Mani pops up again in the Veterans’ Memorial Museum. Captured Axis materials there are accompanied by a note stating they are displayed as trophies of war, and intend no endorsement of Nazi views. In this Ketchell perceives “a Manichean world of absolute right and unconditional wrong—one that draws thick lines of ethical separation between religious and non-religious, country and city, and old-fashioned and modern.” Yet later on, when writing about a protest Branson residents held against events involving the KKK and Christian Identity groups, Ketchell seems to approve. Perhaps “thick lines of ethical separation” are a sometime thing.
Ketchell devotes a chapter to Silver Dollar City, a theme park which has a Williamsburg dimension, aiming to reproduce aspects of 1880’s Ozark culture. Over a hundred artisans make candles, blow glass, weave baskets, and demonstrate other skills along the park’s winding streets and under its abundant trees. Ketchell admits that the park features “immaculate surroundings protected by sincere conservationists,” and that it has attracted awards from Audubon International and the National Arbor Day Foundation. Nevertheless, he perceives that here, as at Disneyworld, the real purpose of a theme park’s Main Street is “to be a reembrace of a fabled public square prior to civil rights battles, ethnic divisiveness, or the muddling of conventional gender roles.” Yet I saw no hint of racism in Silver Dollar City, or Branson as a whole (where a Japanese violinist is one of the biggest stars). And it’s hard to see “conventional gender roles” in a town where Mom is likely to be onstage twice a day, singing and dancing in tights.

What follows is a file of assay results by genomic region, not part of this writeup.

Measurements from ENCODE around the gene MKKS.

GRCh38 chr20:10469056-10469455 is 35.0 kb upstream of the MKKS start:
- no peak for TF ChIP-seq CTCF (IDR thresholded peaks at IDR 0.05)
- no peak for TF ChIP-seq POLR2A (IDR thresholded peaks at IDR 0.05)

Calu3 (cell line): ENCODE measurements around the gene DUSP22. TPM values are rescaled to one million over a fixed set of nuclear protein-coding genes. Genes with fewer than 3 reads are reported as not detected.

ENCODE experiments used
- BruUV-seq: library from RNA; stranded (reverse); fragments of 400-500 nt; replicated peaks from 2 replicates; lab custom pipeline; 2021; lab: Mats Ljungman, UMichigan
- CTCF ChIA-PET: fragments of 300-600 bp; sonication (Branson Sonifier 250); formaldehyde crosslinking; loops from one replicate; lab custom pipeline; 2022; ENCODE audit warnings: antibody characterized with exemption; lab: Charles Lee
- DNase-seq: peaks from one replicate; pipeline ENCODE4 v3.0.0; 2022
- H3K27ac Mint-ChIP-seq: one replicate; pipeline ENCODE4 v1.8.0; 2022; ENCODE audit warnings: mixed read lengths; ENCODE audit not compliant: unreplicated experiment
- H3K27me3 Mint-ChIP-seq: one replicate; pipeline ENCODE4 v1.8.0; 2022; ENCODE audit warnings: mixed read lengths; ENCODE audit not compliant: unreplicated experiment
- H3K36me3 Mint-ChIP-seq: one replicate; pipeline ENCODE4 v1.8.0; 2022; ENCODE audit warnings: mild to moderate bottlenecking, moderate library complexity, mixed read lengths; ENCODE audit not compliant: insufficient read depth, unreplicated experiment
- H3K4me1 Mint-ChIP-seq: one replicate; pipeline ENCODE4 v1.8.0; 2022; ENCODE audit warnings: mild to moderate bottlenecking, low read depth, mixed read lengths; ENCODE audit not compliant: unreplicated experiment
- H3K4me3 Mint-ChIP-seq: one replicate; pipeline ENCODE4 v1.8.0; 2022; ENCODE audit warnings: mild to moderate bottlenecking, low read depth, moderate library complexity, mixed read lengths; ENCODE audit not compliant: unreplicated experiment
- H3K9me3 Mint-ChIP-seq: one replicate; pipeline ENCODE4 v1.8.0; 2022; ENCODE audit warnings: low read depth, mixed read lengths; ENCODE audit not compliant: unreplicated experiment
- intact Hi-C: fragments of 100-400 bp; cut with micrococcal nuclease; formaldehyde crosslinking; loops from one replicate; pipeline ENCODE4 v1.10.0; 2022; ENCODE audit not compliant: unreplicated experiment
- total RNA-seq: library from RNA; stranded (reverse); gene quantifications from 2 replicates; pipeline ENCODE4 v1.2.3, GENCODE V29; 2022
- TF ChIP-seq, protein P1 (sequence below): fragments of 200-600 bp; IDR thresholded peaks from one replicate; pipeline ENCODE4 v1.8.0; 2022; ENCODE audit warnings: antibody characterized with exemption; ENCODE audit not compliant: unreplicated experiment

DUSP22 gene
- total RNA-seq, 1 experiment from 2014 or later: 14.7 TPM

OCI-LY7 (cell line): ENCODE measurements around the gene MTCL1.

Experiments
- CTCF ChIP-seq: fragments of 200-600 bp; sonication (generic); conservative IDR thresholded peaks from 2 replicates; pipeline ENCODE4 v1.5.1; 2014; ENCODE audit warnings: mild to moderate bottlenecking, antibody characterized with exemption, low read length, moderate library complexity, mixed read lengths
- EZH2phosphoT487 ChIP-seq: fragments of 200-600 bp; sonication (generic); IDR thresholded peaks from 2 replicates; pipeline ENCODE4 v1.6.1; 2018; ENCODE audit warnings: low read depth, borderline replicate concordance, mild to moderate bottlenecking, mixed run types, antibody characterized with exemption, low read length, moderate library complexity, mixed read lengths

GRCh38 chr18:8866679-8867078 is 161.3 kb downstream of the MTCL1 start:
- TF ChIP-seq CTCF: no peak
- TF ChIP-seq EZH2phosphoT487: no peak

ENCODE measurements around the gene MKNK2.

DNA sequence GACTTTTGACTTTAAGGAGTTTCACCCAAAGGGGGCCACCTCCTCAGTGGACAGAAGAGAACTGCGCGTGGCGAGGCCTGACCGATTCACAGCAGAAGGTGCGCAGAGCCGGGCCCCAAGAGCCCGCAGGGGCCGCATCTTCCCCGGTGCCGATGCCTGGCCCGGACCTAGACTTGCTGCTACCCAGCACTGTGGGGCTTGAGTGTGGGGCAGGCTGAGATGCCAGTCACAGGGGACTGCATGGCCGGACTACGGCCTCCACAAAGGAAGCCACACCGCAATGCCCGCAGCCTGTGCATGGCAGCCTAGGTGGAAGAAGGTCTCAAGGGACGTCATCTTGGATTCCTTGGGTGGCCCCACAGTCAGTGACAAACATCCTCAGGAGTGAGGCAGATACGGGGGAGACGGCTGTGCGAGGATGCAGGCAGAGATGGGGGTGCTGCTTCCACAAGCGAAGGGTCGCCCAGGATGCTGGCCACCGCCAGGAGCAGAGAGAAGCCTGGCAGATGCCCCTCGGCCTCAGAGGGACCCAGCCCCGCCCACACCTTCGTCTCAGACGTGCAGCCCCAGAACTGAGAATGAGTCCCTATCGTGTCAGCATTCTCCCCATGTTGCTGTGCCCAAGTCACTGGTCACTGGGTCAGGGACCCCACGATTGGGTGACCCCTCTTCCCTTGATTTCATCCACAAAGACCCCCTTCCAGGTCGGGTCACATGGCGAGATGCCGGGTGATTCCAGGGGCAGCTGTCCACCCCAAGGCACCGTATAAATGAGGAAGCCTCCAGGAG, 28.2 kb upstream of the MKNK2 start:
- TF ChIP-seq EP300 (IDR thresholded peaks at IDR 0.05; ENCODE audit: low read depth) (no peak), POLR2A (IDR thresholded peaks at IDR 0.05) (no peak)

Granted, Branson is thoroughly pro-family; a random stack of brochures tout a high proportion of family acts, such as the Gatlin Brothers, the Lennon Sisters, the Osmonds, the Hughes Brothers, the Presleys, the Duttons , the Brett Family, the Haygoods, and the Branson Brothers (I’m not sure if the “Brothers” are some or all of the 8 young people on the cover, representing a variety of genders and races). But there’s nothing ominous in this. Branson is full of family acts because it’s where acts settle to raise their families. In Ketchell’s determination to see “conventional gender roles,” he misses seeing the hardworking women in these and other shows. He insists instead that Branson promotes “a value structure that cherishes the procreative impulse, sanctions male authority, locates femaleness within the realm of childbearing and nurture, and stamps these dictates with a divine imprimatur that bestows them with a sense of naturalness rather than social construction.” Yet I was unable to find any reference to childbearing, or even to gender roles, in Branson. They are culture-war bogeys from thirty years ago. Ketchell notes that Mormons fit in well because Branson “prizes extended families, heralds procreative inclinations, and values temperance.” Later he states that “[T]he unbridled acquisition of offspring in Branson is not solely limited to biological breeding. Some musical families have augmented their ranks through the channels of Kid Save International,” a Christian nonprofit that assists adoptions from Russia and Central Asia. Somehow it sounds like a *bad* thing.